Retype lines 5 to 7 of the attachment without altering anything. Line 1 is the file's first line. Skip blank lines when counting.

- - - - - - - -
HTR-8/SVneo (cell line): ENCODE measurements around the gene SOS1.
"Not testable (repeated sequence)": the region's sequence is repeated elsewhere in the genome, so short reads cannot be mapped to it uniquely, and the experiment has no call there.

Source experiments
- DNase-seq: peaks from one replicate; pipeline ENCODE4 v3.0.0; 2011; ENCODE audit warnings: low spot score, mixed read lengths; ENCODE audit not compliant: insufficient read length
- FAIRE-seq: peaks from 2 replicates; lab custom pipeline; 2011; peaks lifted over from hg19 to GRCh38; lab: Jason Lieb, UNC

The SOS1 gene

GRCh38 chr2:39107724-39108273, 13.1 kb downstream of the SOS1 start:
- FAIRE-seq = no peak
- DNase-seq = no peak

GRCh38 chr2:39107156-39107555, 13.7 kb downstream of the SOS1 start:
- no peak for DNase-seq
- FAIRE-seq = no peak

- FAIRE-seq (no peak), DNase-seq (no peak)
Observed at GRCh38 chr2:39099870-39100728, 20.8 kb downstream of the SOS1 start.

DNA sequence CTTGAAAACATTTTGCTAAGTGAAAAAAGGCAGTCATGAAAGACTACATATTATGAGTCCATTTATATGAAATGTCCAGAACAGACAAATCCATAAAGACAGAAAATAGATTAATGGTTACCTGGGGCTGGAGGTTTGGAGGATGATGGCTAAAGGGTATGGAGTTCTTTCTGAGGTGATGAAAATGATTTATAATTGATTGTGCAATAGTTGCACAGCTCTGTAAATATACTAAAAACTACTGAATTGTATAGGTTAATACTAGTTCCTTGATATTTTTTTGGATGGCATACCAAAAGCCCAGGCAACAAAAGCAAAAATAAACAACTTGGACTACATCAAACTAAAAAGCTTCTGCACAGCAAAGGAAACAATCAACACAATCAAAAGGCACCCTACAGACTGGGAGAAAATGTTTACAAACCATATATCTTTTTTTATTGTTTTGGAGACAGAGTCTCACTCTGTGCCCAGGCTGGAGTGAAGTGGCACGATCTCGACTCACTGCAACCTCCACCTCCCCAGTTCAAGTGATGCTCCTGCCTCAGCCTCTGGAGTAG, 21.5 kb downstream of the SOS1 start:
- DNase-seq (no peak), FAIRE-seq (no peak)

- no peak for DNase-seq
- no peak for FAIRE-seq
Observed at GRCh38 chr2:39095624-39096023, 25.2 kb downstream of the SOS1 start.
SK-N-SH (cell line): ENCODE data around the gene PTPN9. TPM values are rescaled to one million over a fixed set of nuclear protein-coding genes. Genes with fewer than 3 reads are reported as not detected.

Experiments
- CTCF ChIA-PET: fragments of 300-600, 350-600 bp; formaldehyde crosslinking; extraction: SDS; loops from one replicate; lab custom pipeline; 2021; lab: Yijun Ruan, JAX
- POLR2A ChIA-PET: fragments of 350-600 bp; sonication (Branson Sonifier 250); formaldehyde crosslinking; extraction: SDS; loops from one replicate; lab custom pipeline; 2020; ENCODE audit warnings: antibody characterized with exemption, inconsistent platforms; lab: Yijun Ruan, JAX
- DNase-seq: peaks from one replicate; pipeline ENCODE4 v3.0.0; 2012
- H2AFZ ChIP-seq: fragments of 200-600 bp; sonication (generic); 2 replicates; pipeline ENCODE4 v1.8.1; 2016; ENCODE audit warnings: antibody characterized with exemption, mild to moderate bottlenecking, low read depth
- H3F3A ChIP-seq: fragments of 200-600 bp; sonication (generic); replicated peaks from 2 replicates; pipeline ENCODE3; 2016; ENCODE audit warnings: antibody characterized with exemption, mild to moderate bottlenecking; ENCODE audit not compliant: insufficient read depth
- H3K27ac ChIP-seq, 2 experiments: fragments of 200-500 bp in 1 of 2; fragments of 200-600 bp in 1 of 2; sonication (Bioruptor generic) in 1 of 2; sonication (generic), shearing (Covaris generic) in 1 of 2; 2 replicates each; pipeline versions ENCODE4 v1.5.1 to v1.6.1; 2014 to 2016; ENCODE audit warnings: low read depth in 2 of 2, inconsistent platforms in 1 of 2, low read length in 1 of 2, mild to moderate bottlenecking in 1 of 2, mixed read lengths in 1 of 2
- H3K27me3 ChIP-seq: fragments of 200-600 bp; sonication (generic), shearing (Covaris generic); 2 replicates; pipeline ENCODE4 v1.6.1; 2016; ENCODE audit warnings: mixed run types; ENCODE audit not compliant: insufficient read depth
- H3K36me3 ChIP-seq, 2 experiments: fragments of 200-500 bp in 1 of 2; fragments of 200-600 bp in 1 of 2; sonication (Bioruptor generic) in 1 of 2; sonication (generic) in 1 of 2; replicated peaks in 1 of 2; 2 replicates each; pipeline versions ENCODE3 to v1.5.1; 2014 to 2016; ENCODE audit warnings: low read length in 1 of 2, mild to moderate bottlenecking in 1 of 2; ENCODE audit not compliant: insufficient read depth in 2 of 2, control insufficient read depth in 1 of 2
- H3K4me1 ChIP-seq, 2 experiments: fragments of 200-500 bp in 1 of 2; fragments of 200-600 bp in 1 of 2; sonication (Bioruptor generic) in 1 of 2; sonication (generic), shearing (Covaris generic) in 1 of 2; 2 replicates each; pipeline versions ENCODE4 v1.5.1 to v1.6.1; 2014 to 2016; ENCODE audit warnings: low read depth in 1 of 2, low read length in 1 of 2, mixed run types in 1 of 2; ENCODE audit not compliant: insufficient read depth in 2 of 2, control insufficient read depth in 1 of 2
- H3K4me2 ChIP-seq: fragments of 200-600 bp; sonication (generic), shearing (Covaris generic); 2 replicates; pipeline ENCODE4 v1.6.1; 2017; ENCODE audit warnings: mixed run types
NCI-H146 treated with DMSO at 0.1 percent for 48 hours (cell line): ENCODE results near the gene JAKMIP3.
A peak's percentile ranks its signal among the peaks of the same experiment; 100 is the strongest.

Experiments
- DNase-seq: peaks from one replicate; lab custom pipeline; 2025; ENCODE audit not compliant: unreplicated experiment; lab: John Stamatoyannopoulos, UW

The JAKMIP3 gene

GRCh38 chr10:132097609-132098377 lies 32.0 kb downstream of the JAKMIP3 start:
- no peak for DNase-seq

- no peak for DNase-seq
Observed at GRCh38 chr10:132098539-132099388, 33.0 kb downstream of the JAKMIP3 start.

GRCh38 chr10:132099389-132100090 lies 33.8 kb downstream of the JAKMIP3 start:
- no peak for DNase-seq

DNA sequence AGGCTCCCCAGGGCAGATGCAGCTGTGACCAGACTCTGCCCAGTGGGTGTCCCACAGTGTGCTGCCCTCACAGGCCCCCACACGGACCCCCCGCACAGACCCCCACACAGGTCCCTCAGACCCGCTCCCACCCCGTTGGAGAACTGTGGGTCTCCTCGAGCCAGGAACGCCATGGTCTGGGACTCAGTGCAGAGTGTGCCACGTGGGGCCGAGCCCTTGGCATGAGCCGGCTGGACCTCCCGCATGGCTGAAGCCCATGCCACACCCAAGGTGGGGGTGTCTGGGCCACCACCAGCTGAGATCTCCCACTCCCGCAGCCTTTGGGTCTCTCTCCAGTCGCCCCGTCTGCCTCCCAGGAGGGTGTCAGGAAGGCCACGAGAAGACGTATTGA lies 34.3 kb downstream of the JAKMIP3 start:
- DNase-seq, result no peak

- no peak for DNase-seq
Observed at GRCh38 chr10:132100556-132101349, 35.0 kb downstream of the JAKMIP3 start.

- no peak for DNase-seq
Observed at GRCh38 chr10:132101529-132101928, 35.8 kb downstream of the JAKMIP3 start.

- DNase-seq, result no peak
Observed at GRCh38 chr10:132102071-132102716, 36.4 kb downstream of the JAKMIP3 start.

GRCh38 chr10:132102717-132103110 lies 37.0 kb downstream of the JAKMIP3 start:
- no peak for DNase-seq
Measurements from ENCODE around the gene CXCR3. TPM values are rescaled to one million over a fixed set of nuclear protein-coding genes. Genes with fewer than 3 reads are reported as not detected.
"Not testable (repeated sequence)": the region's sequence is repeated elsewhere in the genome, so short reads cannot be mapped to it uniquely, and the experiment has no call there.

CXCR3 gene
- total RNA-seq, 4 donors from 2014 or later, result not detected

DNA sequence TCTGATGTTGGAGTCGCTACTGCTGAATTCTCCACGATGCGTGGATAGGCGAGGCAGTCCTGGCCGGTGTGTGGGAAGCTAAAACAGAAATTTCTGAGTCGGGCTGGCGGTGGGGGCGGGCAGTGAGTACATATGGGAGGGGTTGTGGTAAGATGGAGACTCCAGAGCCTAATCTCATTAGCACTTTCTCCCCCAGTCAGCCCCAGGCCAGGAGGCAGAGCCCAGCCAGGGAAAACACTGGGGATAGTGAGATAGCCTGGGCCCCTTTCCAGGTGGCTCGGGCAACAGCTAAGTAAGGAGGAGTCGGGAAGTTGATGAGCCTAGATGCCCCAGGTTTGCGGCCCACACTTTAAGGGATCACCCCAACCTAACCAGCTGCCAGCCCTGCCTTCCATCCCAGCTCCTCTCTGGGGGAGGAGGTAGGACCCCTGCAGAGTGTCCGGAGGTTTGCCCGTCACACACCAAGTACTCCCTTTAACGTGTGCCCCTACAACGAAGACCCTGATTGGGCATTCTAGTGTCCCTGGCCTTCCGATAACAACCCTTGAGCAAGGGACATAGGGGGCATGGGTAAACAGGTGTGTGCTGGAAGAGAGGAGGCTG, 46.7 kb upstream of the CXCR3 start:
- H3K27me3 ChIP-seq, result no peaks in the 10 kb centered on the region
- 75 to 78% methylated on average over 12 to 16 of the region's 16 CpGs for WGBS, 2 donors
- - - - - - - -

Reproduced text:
- FAIRE-seq: peaks from 2 replicates; lab custom pipeline; 2011; peaks lifted over from hg19 to GRCh38; lab: Jason Lieb, UNC

The SOS1 gene

GRCh38 chr2:39107724-39108273, 13.1 kb downstream of the SOS1 start: